Time is short, especially for birds: The latest science shows plummeting numbers of wild birds in our lives—with 3 billion fewer birds than in 1970, a loss that points to unraveling of ecosystems that support them.  Even familiar birds we take for granted are in trouble—meadowlarks (down by 139 million), dark-eyed juncos (down by 168 million), and white-throated sparrows (down by 93 million).

 

What can we expect? State fish and wildlife agencies, tribes, and many partners are ready to hit the ground running with proactive plans in place to accelerate recovery; restore, repair, and link habitats; and reintroduce species to their former homes. Habitat investments in forests, grasslands, and wetlands also yield clean water, flood prevention, and carbon capture.

 

An infusion of dedicated funding  will generate wildlife jobs and fuel a growing outdoor recreation economy—with more birding areas, viewing towers, and nature trails. Birders alone spend $20 billion a year on bird seed, travel, and equipment. The Recovering America’s Wildlife Act will create an estimated 30,000 direct jobs and generate over $93 billion in total economic activity—good news for our economy and birds.

 

Our recent history shows when we take action, birds recover. Just in 2019, the Kirtland’s Warbler flew off the endangered species list after restoration of the Jack pine forest habitat, and a year earlier the black-capped vireo recovered—thanks to removing threats and conserving habitats.  Efforts are underway to recover many declining birds before a need for listing—from the cerulean warbler to the eastern meadowlark. Passing the Recovering America’s Wildlife Act is essential for success.

 

Please ACT today and spread the word!

Or link to this blog: https://blog.nwf.org/2022/04/an-urgent-message-for-all-people-who-love-birds/

 

  1. Sample Script to Call Congress

 

I care deeply about the plummeting numbers of birds in North America —3 billion fewer in our lives today than in 1970. I’m alarmed that even birds I thought were common—like swallows and meadowlarks—are in steep decline. That’s why I’m calling you today. Will you vote for the Recovering America’s Wildlife Act (HR 2773 and S. 2372)—our best chance to address this terrible crisis in time? We can bring back our birds—if we pass this bill! The Act has broad bipartisan support for proactive voluntary conservation. Can I count on you to work to pass this bill immediately?

 

  1. Sign our letter to Congress1700+ groups have already signed, help us get to 2000! (Bird groups signed on include National Audubon Society, American Bird Conservancy, Wild Birds Unlimited, American Birding Association, and many Audubon chapters). Note: the system takes care of duplicate entries.

 

  1. Examples of Birds that will benefit from the Recovering America’s Wildlife Act.

Examples and stories are powerful—showing threats, success, and what’s possible with investment. Feel free to use these examples from various states to add to other actions and customize for your area. The Cornell All About Birds website is an excellent resource to fill in more details.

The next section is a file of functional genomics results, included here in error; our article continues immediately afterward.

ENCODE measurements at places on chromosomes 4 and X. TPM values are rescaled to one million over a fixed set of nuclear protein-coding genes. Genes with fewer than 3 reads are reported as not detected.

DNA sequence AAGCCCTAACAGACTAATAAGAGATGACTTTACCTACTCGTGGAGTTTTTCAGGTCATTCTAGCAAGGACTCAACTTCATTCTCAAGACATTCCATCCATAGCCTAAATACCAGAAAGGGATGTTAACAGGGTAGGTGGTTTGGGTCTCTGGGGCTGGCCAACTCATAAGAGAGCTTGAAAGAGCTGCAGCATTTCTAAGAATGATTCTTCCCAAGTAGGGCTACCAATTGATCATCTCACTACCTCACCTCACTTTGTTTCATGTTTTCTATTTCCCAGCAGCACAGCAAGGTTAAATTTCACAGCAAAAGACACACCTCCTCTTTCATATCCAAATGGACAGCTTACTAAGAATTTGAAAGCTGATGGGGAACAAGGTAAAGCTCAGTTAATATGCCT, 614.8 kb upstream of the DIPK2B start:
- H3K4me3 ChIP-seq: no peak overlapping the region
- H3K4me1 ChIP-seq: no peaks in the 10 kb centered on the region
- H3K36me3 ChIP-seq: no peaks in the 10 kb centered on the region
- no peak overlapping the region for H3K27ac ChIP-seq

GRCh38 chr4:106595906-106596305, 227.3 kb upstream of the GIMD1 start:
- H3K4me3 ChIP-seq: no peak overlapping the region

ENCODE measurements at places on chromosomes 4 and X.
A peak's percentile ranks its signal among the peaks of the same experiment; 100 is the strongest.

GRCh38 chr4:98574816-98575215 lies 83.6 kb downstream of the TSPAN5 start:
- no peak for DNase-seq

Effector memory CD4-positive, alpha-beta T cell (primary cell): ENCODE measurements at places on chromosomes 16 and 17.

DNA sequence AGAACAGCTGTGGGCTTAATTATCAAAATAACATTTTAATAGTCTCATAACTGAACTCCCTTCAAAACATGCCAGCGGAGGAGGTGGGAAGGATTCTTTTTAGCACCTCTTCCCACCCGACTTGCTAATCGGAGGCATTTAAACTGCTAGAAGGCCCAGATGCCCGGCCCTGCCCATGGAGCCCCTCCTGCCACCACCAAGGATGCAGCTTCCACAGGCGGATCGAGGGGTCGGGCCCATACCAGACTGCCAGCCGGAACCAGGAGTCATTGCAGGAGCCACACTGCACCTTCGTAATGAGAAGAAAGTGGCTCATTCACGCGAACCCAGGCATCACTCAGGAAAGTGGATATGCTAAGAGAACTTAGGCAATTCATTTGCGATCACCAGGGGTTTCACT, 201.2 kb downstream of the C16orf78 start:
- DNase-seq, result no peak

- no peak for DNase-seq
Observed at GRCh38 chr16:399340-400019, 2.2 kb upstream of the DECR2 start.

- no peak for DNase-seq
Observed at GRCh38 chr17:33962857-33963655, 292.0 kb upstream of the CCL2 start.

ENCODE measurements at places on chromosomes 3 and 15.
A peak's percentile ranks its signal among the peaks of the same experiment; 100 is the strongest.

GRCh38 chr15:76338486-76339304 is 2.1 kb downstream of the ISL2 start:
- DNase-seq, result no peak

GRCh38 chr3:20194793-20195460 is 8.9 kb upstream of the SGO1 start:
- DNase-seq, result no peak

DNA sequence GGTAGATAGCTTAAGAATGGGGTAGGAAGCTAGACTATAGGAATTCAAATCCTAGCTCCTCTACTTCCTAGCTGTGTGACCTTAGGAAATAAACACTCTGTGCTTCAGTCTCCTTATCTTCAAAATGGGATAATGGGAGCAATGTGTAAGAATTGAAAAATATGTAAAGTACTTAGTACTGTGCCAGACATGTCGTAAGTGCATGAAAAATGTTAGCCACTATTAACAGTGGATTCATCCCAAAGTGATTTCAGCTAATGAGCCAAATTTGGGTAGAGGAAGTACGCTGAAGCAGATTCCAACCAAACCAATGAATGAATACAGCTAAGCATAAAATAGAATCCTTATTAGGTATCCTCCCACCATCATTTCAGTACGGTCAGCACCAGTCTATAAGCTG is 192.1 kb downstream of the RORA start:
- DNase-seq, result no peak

Here are some examples of projects identified in State Wildlife Action Plans:

 

  • Painted Bunting (Oklahoma): The painted bunting nests in the coastal Southeast and south-central U.S. and often visits feeders—but this brilliantly colored songbird suffers from the destruction of swampy thickets and woodland edges for urban development. Oklahoma is fortunate to have a robust population in the Cross Timbers region. The Recovering America’s Wildlife Act will assure that biologists and foresters will continue efforts to conserve and improve oak woodland habitat on state and private land—benefiting painted bunting and a variety of other species in southern Oklahoma.
  • Golden-winged Warbler (West Virginia): Golden-winged warblers have lost as much as 98% of their population in the Appalachian Mountains region since the mid 1960’s. Recovering golden-winged warblers requires restoring young forest habitat— an ongoing activity which supports jobs in the forestry industry and provides additional hunting opportunities by benefiting white-tailed deer, wild turkey, ruffed grouse, and other important game species.
  • Lewis’s Woodpecker (Oregon): This fly-catching woodpecker nests in large snags (standing dead trees) within forests burned by wildfires, in open ponderosas, oaks, oak-pines, and cottonwood riparian woods. But they are declining and even disappearing from former homes. They depend on aerial insects to eat and large snags for nest homes. The Recovering America’s Wildlife Act will fund investigations of habitat relationships, and actions to maintain or restore forests, along with post-fire ponderosa pine habitat, as well as adding nest boxes to enhance habitat.
     
  • Black Skimmer (Maryland): Black skimmers fly just above the water skimming their lower bill below the surface, ready to snap up fish. Maryland’s black skimmers have declined by more than 90% in the past 20 years. Recovering America’s Wildlife Act will provide crucial funds to rebuild and replenish nesting islands for skimmers, terns, piping plovers and other coastal birds
  • Roseate Tern (Massachusetts): Roughly half of North America’s population of roseate terns breeds in the Bay State. Federally listed as an endangered species in the Northeast, roseate tern populations are in decline from habitat loss, competition with gulls, and possible threats on their wintering grounds. Recovering America’s Wildlife Act will provide critical funds to protect nesting colonies of these birds on Massachusetts’ islands.